It's a drag, but ASHP is pushing smokers to quit

September 12, 2005

Can pharmacists play a major role in helping patients to kick butts? ASHP and the Joint Commission on Accreditation of Healthcare Organizations aren't taking No for an answer.

Can pharmacists play a major role in helping patients to kick butts? ASHP and the Joint Commission on Accreditation of Healthcare Organizations aren't taking No for an answer.

Armed with a grant from the Robert Wood Johnson Foundation and the Smoking Cessation Leadership Center at the University of California, San Francisco (UCSF), ASHP is spearheading the Pharmacy Partnership for Tobacco Cessation. Meanwhile, JCAHO recently conducted a study to examine the types of counseling hospitals offer patients to help them quit smoking.

ASHP's and JCAHO's efforts come at an opportune time in view of the recent death of news anchor Peter Jennings from lung cancer and the lung cancer diagnosis of Christopher Reeves' widow, Dana. Separately, the National Cancer Institute (NCI) announced it is launching an effort to reduce the suffering and death due to lung cancer by 2015.

Cynthia LaCivita, Pharm.D., ASHP director of clinical standards and quality, who is leading the partnership's activities, told Drug Topics, "Pharmacists need to ask patients the question, 'Do you smoke?' We want to have a significant impact on increasing pharmacists' awareness with regard to asking that question, and we want to increase patients' awareness that pharmacists are a good resource," she said.

According to Frank Vitale, national director of the program and a psychologist at the University of Pittsburgh School of Pharmacy, three studies that were part of a resident's project at UCSF reveal that only 5% to 7% of patients recall ever having been asked by a pharmacist whether or not they use tobacco. "The goal of this project is to increase that percentage to 20% of patients in the next two years," he said.

Vitale said that the partnership's slogan is "Motivate, educate, and refer" patients who smoke. "When pharmacists look at patients' records, information on smoking habits should be readily available. Pharmacists can educate patients that smoking interferes with the clearance or uptake of specific drugs," he added.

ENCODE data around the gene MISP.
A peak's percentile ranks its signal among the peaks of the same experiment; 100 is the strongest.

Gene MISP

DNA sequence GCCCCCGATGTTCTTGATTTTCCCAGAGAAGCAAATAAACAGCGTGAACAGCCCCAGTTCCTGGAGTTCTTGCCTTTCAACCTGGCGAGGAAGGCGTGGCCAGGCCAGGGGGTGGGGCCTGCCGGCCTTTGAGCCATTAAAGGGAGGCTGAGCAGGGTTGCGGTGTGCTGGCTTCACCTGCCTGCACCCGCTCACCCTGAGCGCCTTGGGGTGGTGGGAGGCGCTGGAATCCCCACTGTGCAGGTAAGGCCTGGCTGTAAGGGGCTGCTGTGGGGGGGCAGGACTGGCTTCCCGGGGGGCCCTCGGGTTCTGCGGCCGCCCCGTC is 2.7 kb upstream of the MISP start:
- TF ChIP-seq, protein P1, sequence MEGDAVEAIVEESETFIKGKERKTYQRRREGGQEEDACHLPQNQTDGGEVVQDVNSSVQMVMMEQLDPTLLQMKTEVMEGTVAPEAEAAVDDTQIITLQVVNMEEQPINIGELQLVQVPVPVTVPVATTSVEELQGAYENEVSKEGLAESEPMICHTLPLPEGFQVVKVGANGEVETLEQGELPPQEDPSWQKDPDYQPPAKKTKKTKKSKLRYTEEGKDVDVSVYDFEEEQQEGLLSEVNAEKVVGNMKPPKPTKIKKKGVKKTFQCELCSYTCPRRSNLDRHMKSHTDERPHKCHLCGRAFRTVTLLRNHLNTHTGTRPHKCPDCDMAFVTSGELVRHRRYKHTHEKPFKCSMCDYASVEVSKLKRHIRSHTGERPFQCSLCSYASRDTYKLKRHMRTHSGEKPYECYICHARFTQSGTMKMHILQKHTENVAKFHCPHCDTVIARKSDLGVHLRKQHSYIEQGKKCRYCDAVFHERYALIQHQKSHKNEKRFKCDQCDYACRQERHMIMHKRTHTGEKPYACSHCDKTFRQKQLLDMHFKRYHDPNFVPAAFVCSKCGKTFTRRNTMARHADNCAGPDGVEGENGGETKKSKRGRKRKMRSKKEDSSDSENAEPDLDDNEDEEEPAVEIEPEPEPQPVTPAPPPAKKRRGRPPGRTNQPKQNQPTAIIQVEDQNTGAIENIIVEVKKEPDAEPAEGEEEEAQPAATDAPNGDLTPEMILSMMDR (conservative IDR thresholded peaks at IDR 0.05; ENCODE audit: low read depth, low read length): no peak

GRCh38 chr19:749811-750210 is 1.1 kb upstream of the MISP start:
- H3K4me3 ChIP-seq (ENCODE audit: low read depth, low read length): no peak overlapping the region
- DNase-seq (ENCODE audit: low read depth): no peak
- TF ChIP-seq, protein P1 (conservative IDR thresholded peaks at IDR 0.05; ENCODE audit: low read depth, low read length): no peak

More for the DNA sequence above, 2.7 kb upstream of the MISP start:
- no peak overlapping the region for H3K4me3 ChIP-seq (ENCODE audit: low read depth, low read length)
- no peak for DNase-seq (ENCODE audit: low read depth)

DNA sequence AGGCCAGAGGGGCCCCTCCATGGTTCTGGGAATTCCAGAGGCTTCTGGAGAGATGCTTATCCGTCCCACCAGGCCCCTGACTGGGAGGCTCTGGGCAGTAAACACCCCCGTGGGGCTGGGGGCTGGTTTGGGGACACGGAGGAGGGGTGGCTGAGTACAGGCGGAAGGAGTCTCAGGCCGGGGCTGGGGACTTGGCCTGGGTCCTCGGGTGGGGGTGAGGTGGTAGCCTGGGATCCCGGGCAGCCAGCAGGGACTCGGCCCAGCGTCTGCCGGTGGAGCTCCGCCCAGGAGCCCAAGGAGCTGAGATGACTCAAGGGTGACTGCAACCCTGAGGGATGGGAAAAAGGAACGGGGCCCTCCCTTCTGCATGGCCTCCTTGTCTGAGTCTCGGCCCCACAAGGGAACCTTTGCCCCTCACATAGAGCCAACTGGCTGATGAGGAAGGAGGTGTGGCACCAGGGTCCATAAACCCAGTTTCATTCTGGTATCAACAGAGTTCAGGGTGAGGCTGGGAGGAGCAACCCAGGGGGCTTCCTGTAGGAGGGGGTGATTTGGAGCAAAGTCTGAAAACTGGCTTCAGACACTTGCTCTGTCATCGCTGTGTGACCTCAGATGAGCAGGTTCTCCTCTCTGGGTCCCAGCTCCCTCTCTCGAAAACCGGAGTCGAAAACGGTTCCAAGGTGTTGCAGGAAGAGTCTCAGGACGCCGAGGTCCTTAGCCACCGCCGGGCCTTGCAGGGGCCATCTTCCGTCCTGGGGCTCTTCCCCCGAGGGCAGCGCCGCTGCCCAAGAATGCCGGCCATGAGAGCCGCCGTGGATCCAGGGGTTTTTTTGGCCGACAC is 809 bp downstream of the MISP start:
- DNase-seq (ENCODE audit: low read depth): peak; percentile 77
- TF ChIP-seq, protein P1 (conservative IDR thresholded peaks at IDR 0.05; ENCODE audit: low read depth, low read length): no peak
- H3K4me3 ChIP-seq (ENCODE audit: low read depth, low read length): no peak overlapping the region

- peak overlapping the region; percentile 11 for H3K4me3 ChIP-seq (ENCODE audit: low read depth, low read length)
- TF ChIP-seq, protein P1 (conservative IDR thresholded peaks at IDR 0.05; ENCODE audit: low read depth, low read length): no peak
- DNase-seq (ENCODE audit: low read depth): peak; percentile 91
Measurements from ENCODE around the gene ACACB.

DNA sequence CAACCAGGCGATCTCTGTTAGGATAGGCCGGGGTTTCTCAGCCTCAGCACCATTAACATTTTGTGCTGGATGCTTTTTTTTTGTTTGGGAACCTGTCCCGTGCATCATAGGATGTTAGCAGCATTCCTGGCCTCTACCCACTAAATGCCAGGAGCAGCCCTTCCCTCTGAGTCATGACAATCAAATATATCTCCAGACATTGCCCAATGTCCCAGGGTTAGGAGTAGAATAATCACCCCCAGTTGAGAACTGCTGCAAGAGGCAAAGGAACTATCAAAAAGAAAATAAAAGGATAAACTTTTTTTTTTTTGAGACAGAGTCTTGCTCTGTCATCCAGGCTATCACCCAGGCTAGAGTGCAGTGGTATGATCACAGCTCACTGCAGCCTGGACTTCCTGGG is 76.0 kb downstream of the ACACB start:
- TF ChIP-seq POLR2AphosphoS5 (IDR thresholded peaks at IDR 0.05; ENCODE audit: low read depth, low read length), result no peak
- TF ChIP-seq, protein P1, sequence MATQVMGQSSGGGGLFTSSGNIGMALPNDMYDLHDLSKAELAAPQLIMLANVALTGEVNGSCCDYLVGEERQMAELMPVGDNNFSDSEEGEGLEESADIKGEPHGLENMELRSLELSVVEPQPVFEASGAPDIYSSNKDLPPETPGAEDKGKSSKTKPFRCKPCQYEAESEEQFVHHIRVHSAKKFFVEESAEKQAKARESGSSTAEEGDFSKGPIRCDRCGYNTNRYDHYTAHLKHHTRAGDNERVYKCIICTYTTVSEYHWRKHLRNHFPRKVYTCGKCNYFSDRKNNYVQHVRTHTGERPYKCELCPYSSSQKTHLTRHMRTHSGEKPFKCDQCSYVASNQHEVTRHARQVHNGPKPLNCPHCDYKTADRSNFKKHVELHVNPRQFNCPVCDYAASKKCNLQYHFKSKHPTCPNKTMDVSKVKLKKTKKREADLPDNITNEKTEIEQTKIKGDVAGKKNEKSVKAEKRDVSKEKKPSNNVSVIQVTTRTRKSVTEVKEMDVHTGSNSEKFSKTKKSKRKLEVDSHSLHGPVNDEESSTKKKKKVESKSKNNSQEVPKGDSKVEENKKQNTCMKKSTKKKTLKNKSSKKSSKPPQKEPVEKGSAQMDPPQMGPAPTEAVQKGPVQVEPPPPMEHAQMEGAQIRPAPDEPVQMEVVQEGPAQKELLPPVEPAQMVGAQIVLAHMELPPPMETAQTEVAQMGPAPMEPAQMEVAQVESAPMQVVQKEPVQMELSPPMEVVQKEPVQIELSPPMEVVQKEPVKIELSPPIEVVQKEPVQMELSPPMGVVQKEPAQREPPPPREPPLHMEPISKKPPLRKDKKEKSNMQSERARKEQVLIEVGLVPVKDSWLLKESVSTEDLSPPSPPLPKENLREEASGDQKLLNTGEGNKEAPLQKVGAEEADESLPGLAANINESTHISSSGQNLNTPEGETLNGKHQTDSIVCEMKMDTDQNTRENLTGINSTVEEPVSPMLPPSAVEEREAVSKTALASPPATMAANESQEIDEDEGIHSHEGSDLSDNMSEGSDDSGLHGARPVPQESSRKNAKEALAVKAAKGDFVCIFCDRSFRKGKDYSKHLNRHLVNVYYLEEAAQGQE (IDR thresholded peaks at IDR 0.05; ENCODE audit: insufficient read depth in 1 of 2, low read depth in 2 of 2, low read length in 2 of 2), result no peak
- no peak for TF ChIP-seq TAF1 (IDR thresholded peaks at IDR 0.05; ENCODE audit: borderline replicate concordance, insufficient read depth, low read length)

Vitale noted that the chemicals in cigarettes increase the risk for stroke in women who take birth control pills and that taking birth control pills is, in itself, a risk factor for stroke. "Combining smoking and birth control pills increases that risk significantly, especially for those over 35 and those who smoke more than 15 cigarettes a day," he said.

"Pharmacists can educate on the need for behavior change programs and refer people to state and national quit lines, products, and cessation programs from various associations and organizations," Vitale said.

Vitale went on to explain that patients frequently don't read the directions on smoking-cessation products, and they use too little of the products or they don't take them for the right amount of time or they take the wrong dosage. He suggested that pharmacies put a procedure in place by which patients who buy cessation products are referred to the pharmacist who can explain how to use the product. "That would be a huge intervention, and it can be done in five minutes in most cases. Then R.Ph.s can refer patients to more intensive programs," he said.

Pharmacists can also remind patients that smoking-cessation products have behavior modification programs associated with them and that by calling the 800-number on cessation products, they can get educational materials and access to Web sites.

Steven A. Schroeder, M.D., Distinguished Professor of Health and Health Care and director of the Smoking Cessation Leadership Center, said it is critical for pharmacists to know whether patients smoke, especially if they have clinical conditions such as angina and congestive heart failure. "If they smoke, they'll have a worse outcome," he said.

Schroeder noted that psychiatric patients who smoke might need to take a higher dose of their medications because smoking makes the liver break down medicines faster.

The partnership will be giving out cards with the 1-(800) QUIT-NOW phone number to pharmacists so they may pass them out to patients.

For more information, visit http://smokingcessationleadership.ucsf.edu/.